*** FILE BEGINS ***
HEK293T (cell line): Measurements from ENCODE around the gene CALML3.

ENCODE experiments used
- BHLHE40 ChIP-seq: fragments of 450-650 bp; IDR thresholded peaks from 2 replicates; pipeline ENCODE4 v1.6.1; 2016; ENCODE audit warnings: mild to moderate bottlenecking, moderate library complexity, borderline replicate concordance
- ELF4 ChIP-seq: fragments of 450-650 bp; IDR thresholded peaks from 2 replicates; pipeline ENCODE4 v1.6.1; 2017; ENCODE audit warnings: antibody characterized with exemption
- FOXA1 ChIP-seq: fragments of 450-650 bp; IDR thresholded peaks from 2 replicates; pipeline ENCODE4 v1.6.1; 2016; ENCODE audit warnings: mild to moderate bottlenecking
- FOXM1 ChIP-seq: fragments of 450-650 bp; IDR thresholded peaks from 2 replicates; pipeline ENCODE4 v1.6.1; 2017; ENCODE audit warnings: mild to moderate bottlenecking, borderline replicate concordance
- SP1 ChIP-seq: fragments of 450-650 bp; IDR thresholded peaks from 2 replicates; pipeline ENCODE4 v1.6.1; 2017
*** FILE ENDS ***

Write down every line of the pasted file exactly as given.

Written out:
HEK293T (cell line): Measurements from ENCODE around the gene CALML3.

ENCODE experiments used
- BHLHE40 ChIP-seq: fragments of 450-650 bp; IDR thresholded peaks from 2 replicates; pipeline ENCODE4 v1.6.1; 2016; ENCODE audit warnings: mild to moderate bottlenecking, moderate library complexity, borderline replicate concordance
- ELF4 ChIP-seq: fragments of 450-650 bp; IDR thresholded peaks from 2 replicates; pipeline ENCODE4 v1.6.1; 2017; ENCODE audit warnings: antibody characterized with exemption
- FOXA1 ChIP-seq: fragments of 450-650 bp; IDR thresholded peaks from 2 replicates; pipeline ENCODE4 v1.6.1; 2016; ENCODE audit warnings: mild to moderate bottlenecking
- FOXM1 ChIP-seq: fragments of 450-650 bp; IDR thresholded peaks from 2 replicates; pipeline ENCODE4 v1.6.1; 2017; ENCODE audit warnings: mild to moderate bottlenecking, borderline replicate concordance
- SP1 ChIP-seq: fragments of 450-650 bp; IDR thresholded peaks from 2 replicates; pipeline ENCODE4 v1.6.1; 2017